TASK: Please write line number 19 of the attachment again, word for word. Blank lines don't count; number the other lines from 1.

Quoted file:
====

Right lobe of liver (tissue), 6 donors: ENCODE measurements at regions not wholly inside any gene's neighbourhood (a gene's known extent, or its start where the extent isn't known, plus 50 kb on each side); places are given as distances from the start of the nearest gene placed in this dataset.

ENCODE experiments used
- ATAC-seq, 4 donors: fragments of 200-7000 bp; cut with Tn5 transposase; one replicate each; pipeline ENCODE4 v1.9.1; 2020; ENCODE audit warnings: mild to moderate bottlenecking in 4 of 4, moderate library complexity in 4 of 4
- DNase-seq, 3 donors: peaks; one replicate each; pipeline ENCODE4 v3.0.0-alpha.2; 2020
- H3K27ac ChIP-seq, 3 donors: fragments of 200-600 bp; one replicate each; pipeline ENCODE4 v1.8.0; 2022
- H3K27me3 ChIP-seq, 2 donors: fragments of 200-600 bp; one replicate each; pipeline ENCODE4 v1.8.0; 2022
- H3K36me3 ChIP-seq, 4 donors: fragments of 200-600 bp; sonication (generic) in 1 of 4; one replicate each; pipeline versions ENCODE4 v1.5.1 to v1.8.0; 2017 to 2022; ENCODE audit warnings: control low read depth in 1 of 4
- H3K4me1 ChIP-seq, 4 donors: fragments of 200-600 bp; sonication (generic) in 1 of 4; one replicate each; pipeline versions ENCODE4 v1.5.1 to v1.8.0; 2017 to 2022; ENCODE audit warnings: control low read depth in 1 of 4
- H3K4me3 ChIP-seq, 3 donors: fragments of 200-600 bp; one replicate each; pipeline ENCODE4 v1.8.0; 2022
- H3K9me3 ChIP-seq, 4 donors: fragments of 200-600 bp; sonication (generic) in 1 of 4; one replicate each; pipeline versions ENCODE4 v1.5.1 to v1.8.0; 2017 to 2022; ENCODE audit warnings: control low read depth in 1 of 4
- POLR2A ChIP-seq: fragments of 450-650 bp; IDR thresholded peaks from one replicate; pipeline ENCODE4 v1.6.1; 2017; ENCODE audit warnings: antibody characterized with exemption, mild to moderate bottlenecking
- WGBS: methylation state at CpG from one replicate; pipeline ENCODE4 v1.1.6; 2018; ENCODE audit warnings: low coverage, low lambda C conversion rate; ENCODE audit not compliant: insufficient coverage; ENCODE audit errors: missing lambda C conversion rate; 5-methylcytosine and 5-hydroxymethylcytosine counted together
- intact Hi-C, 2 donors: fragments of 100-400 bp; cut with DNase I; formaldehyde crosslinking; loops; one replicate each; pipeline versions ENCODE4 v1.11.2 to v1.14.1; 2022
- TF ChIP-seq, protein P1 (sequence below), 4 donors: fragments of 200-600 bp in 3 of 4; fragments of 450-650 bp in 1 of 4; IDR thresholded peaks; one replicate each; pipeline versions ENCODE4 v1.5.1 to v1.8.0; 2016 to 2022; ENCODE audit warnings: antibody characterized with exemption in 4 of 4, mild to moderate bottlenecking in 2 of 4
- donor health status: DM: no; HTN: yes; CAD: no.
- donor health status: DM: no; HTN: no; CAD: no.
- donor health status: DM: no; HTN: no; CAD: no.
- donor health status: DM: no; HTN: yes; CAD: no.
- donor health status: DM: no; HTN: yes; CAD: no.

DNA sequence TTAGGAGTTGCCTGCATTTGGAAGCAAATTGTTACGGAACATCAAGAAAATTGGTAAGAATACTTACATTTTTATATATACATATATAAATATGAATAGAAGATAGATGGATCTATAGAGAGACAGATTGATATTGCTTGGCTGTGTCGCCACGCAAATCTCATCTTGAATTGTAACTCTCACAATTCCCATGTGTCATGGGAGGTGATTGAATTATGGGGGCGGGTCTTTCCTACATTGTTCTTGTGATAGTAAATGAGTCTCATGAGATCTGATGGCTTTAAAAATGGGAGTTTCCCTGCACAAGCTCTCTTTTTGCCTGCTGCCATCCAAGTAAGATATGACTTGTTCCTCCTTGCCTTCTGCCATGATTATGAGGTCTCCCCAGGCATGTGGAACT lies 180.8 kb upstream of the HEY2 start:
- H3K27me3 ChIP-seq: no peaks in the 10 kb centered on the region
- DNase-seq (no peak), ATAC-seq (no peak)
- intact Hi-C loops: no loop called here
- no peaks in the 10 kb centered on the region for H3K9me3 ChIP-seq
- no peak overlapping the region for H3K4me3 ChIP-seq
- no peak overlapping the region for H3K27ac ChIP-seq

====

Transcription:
- donor health status: DM: no; HTN: yes; CAD: no.